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Author:Atkeson, Andrew 

Behavior and the Transmission of COVID-19

We show that a simple model of COVID-19 that incorporates feedback from disease prevalence to disease transmission through an endogenous response of human behavior does a remarkable job fitting the main features of the data on the growth rates of daily deaths observed across a large number countries and states of the United States from March to November of 2020. This finding, however, suggests a new empirical puzzle. Using an accounting procedure akin to that used for Business Cycle Accounting as in Chari et al. (2007), we show that when the parameters of the behavioral response of ...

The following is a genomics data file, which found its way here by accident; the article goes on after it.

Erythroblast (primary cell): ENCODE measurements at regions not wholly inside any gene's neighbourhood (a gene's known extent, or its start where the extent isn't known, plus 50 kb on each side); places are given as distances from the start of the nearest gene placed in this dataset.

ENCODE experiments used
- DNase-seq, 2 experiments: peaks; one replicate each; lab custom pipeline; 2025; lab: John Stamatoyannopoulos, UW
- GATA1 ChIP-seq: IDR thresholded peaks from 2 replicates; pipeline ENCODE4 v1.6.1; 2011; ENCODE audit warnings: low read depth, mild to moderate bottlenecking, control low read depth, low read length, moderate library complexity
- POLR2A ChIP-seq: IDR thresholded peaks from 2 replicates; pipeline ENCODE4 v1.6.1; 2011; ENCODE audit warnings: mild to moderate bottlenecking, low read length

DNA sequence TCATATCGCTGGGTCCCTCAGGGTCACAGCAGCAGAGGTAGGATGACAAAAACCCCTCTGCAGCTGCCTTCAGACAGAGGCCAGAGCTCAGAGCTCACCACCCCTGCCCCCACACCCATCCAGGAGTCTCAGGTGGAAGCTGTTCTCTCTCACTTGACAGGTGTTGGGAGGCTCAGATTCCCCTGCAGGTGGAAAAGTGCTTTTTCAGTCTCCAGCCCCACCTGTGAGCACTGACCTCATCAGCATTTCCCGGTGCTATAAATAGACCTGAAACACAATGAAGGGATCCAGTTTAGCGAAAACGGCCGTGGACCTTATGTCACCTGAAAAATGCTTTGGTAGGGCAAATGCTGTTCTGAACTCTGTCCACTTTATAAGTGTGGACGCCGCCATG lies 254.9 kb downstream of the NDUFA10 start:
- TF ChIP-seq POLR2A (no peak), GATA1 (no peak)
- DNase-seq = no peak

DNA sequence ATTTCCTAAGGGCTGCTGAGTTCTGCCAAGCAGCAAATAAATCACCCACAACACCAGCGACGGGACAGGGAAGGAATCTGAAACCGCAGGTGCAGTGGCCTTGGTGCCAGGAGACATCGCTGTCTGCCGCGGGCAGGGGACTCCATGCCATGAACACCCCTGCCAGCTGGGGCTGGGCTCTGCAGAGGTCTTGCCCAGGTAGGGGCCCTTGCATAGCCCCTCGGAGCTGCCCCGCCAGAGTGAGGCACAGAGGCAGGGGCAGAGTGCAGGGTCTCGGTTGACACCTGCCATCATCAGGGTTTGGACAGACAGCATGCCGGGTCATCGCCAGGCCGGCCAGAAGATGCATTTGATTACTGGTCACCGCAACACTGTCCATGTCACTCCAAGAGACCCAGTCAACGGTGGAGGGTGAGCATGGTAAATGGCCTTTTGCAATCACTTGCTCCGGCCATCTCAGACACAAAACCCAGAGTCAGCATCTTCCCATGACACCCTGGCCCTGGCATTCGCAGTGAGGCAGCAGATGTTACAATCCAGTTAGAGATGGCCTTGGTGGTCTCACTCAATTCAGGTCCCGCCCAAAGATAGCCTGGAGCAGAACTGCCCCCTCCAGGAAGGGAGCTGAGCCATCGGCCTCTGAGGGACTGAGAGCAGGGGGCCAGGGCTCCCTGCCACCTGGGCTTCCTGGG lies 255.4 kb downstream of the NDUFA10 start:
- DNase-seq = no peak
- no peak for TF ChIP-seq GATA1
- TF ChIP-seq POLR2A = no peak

Staff Report , Paper 618

Working Paper
Money, interest rates, and exchange rates with endogenously segmented asset markets

This paper analyzes the effects of money injections on interest rates and exchange rates in a model in which agents must pay a Baumol-Tobin style fixed cost to exchange bonds and money. Asset markets are endogenously segmented because this fixed cost leads agents to trade bonds and money only infrequently. When the government injects money through an open market operation, only those agents that are currently trading absorb these injections. Through their impact on these agents? consumption, these money injections affect real interest rates and real exchange rates. We show that the model ...
Working Papers , Paper 605

Industry evolution and transition: measuring investment in organization